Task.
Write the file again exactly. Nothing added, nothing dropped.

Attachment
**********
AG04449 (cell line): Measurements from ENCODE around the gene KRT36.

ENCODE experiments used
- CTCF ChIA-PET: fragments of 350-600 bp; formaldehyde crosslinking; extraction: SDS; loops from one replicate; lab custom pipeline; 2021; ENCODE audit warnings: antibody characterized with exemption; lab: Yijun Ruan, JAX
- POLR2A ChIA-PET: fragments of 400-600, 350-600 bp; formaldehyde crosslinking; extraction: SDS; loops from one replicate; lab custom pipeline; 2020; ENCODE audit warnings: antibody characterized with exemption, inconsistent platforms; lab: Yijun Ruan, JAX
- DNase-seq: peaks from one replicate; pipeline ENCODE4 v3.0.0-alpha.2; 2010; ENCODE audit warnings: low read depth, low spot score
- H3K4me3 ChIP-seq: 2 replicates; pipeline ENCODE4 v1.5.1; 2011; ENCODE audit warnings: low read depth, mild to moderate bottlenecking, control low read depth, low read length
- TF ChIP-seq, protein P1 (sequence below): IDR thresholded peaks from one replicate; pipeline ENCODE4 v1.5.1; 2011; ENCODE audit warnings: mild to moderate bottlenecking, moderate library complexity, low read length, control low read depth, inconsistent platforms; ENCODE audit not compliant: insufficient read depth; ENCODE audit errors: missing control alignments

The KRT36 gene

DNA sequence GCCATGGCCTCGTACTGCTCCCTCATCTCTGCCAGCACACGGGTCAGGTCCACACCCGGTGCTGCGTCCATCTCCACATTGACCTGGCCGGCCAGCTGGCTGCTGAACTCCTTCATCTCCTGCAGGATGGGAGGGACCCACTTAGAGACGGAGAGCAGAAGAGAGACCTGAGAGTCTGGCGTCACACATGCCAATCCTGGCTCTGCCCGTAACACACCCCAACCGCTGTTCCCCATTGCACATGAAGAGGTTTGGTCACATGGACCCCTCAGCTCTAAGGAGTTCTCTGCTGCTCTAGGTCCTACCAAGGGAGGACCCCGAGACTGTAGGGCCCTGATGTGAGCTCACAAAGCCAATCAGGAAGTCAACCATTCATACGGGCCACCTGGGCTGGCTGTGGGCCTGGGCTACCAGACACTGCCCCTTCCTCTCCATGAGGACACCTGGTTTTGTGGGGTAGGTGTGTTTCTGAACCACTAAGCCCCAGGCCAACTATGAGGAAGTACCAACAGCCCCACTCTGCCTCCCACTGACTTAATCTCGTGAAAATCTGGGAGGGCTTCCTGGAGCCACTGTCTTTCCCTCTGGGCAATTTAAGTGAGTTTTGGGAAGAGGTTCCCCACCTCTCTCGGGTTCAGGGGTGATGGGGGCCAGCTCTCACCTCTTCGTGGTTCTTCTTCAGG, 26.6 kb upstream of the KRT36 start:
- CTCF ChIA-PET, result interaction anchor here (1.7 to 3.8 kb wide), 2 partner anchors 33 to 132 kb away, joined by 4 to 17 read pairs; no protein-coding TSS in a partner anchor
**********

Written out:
AG04449 (cell line): Measurements from ENCODE around the gene KRT36.

ENCODE experiments used
- CTCF ChIA-PET: fragments of 350-600 bp; formaldehyde crosslinking; extraction: SDS; loops from one replicate; lab custom pipeline; 2021; ENCODE audit warnings: antibody characterized with exemption; lab: Yijun Ruan, JAX
- POLR2A ChIA-PET: fragments of 400-600, 350-600 bp; formaldehyde crosslinking; extraction: SDS; loops from one replicate; lab custom pipeline; 2020; ENCODE audit warnings: antibody characterized with exemption, inconsistent platforms; lab: Yijun Ruan, JAX
- DNase-seq: peaks from one replicate; pipeline ENCODE4 v3.0.0-alpha.2; 2010; ENCODE audit warnings: low read depth, low spot score
- H3K4me3 ChIP-seq: 2 replicates; pipeline ENCODE4 v1.5.1; 2011; ENCODE audit warnings: low read depth, mild to moderate bottlenecking, control low read depth, low read length
- TF ChIP-seq, protein P1 (sequence below): IDR thresholded peaks from one replicate; pipeline ENCODE4 v1.5.1; 2011; ENCODE audit warnings: mild to moderate bottlenecking, moderate library complexity, low read length, control low read depth, inconsistent platforms; ENCODE audit not compliant: insufficient read depth; ENCODE audit errors: missing control alignments

The KRT36 gene

DNA sequence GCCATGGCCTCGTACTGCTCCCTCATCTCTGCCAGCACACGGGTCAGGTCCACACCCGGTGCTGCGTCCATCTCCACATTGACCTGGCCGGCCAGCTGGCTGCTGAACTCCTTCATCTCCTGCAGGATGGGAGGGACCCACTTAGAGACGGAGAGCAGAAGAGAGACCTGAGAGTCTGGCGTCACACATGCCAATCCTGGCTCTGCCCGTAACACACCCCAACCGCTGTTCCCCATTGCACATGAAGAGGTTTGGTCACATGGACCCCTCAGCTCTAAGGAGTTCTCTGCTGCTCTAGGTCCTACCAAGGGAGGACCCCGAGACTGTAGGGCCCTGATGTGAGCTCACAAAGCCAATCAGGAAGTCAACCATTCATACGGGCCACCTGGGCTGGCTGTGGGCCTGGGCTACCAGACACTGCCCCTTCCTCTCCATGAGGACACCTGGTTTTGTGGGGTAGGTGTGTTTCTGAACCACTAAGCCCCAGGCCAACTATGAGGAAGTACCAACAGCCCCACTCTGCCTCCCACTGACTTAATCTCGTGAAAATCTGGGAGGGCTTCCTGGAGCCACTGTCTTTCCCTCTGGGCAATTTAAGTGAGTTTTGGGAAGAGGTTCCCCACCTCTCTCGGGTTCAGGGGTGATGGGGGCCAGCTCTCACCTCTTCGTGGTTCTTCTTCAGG, 26.6 kb upstream of the KRT36 start:
- CTCF ChIA-PET, result interaction anchor here (1.7 to 3.8 kb wide), 2 partner anchors 33 to 132 kb away, joined by 4 to 17 read pairs; no protein-coding TSS in a partner anchor